S&P ends lower after Powell nomination

Stocks on Wall Street ended mostly lower Monday after initially cheering President Joe Biden’s nomination of Federal Reserve Chair Jerome Powell for a second term. Rising Treasury yields fueled a rally in big bank stocks, but that couldn’t offset the sharp drop in rate-sensitive tech titans like Amazon and Microsoft.

Hilary Kramer Investment Research President Hilary Kramer says Powell will face a huge challenge.

“Jerome Powell will have to raise interest rates and he's going to have to do it sooner rather than later. Jerome Powell, our Fed chairman, had this 2% target for inflation, but now we're seeing the highest level in inflation, over 6% in 50 years. Inflation is runaway.”

The Dow finished just above the break-even line. The S&P edged a third of a percent lower, while the Nasdaq sank one-and-a-quarter percent.

Apple bucked the Big Tech losses, rising for the seventh straight session. JPMorgan said its supplies of the iPhone 13 may be improving just ahead of an expected spike in demand.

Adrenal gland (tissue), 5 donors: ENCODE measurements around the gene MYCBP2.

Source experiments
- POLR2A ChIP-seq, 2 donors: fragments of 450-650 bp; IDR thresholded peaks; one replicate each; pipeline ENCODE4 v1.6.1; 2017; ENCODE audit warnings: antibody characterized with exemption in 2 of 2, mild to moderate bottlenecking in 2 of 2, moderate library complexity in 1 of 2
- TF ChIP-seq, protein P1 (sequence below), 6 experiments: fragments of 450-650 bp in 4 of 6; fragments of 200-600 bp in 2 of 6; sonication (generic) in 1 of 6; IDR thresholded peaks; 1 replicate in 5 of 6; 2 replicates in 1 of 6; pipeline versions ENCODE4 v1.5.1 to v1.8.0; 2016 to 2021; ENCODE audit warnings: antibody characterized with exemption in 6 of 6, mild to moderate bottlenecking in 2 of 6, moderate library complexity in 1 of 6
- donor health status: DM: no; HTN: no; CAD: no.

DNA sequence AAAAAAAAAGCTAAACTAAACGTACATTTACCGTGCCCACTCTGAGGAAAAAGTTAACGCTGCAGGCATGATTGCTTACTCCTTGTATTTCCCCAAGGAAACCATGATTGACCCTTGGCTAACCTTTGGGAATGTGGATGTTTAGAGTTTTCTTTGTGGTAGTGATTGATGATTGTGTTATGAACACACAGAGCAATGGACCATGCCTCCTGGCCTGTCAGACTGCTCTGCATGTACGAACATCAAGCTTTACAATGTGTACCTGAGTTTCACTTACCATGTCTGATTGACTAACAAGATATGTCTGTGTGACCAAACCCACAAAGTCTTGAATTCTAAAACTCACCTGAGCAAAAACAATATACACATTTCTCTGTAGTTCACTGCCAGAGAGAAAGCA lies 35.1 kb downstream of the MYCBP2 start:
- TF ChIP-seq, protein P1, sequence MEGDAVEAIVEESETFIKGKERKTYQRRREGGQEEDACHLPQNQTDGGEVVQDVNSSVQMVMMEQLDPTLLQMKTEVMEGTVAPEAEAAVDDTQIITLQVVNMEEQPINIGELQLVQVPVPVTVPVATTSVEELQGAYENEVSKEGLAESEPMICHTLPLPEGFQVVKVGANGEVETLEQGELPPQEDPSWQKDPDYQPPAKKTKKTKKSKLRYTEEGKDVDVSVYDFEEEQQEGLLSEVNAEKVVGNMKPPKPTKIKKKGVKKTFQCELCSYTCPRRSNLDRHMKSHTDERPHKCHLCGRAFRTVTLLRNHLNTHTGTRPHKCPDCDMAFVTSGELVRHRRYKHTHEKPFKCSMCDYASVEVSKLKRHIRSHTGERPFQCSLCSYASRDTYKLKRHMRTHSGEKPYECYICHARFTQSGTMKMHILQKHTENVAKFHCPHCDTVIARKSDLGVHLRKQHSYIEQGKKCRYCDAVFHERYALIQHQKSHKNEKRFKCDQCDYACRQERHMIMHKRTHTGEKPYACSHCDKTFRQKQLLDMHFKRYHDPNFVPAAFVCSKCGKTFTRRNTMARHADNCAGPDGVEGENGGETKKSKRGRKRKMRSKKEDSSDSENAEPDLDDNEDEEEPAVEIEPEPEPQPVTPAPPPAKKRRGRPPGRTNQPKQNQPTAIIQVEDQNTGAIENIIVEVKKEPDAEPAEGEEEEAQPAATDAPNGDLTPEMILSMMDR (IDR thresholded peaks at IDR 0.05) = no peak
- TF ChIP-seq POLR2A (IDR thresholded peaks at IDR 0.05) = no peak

After Apple, the second biggest mover on the S&P was Tesla, thanks to yet another tweet from Elon Musk. The electric vehicle maker’s CEO said the Model S Plaid will “probably” be coming to China around March. That sedan boasting a range of 520 miles can reach top speeds of up to 200 miles an hour.

Shares of Rivian Automotive dropped. Investors soured on the stock after the electric vehicle startup and Ford Motor dropped plans to jointly develop an electric vehicle. Shares of Ford, which owns about 12% of Rivian, jumped.

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